Apr 232012
 
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We have software which can build websites.  We have apps which can make new apps.  We have a multitude of video and audio tools which allow us to generate completely new works of art within the confines of our own sitting-rooms.

We are moving to a world of robot prostitutes.

We are moving to a world where reality out there does not need to be captured for a work of art to appear real.

In the same curious 20th century we moved see-sawingly between the most abstract of creativity – as Picasso and others created new ways of perceiving the world around us – and the most insistent attachment to the physical world that was the industry of movie-making.  So it was we conflated the unreal and real in one unique and sometimes horrific time.

But the implications of such real unrealities are only now being felt at a producer-consumer level.

In a world where what we make will be made up of templates which we can commercially take advantage of, a couple of fairly random but pertinent questions arise:

  1. whither, for example, online pornography – the driver of the last ten years of Internet technologies – when real actors will no longer be needed?
  2. and as a follow-up to the first, whither the horror of the state when oppressing real people through the requirements of the sex industry becomes more expensive than drawing a line on a computer?
  3. finally, most importantly, whither the need for copyright of any kind in a world where free-to-use building blocks rule the generation of content?

It’s clear that the first two issues will leave politicians with a huge vacuum around which repressive policies on the subject of Internet freedoms will not find their justification any more.  One day, not so very far away, anyone (or mostly anyone) will be able to generate their own content pretty much as they would like it.  Will the state choose to intervene in stuff we use apps and enabling software to generate for ourselves?  I do wonder if even our latterday society would be prepared to go so far.

The tendencies are clear, though: DIY is where it’s at.  Doing stuff for yourself is something that furniture manufacturers and bathroom installers have had to get used to in order that they might effectively adapt their business models.  Why not, then, in content generation too?

For it does seem to me that the ongoing battles of copyright on content have much more to do with a future world which has been perceived by those who truly think these things through – and who already know and even fear where traditional content generation will end up.

There will come a time, just as it did for wordsmiths many years ago, when legal Lego for adults becomes par for the content-generation course.  When anyone (or mostly anyone) can build up complex superstructures of meaning out of tools which help do the dirty work that used to lie behind creativity and imagination, what will really be the point of a complicated legal system of control for a world where sophistication will not need the massive investments of even today?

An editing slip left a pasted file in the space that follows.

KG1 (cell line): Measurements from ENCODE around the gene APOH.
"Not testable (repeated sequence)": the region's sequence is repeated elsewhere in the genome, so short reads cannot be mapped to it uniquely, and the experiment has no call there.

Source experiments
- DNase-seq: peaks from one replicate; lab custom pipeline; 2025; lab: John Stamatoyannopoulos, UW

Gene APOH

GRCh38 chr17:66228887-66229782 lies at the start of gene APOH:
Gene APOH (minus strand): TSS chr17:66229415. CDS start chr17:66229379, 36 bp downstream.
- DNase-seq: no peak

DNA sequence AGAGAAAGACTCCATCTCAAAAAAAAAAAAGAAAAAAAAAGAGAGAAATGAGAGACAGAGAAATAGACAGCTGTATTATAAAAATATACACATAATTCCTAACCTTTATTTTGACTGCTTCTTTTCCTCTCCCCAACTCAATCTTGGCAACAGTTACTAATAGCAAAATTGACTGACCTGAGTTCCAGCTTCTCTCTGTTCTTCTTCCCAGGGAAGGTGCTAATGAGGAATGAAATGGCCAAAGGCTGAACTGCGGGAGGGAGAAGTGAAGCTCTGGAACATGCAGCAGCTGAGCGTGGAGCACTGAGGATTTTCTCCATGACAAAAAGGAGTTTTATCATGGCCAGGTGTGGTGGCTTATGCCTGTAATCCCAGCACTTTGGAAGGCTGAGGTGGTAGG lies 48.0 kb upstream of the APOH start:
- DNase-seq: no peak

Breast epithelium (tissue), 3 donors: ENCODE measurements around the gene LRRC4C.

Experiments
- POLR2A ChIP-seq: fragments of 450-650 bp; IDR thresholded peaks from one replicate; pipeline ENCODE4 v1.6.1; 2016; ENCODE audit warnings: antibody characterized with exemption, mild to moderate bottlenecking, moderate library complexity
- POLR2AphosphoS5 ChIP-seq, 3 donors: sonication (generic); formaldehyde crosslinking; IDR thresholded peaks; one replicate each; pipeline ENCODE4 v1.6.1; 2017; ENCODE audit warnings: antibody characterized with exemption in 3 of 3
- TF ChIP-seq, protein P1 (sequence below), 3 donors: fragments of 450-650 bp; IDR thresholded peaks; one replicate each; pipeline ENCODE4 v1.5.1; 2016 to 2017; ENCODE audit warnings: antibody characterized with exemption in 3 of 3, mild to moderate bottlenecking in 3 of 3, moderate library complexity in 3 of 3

If I can have safe sex with a robot which looks and feels like a real live person, why should I have dangerous sex with a real live person?

Similarly, if I can use software to turn my ideas into really clever videos or audios or even traditional written texts (look at the kind of websites amateurs like myself were producing ten years ago – and compare them to what we can create for very little investment today), why should I bother with stuff that copyrights itself out of my reach?

In such a world of enthusiastic amateurs, it will be the market which will eventually drive the copyrighted stuff away from everyone but the most moneyed.  In much the same way as we now buy unbranded baked beans, we will eventually get used to the unbranded stuff that modern technologies make possible.  We will spend money on the content-generation tools and their image and building-block files – but what we generate will be shared by each of us with every other user for either a minimal fee or in exchange for other content.

The money’s in the DIY – there’s really no turning back.

A world without copyright?  Not because of the pirates.

Rather, because of the onward march of the templates that already serve to define us.

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Further reading: Rick has a lovely measured piece in response to Chris’s also excellent piece on the supposed crisis in creativity.  More from the former here and the original post which started the discussion off here.  My initial response to the latter, and which I published a couple of days ago, can be found here.


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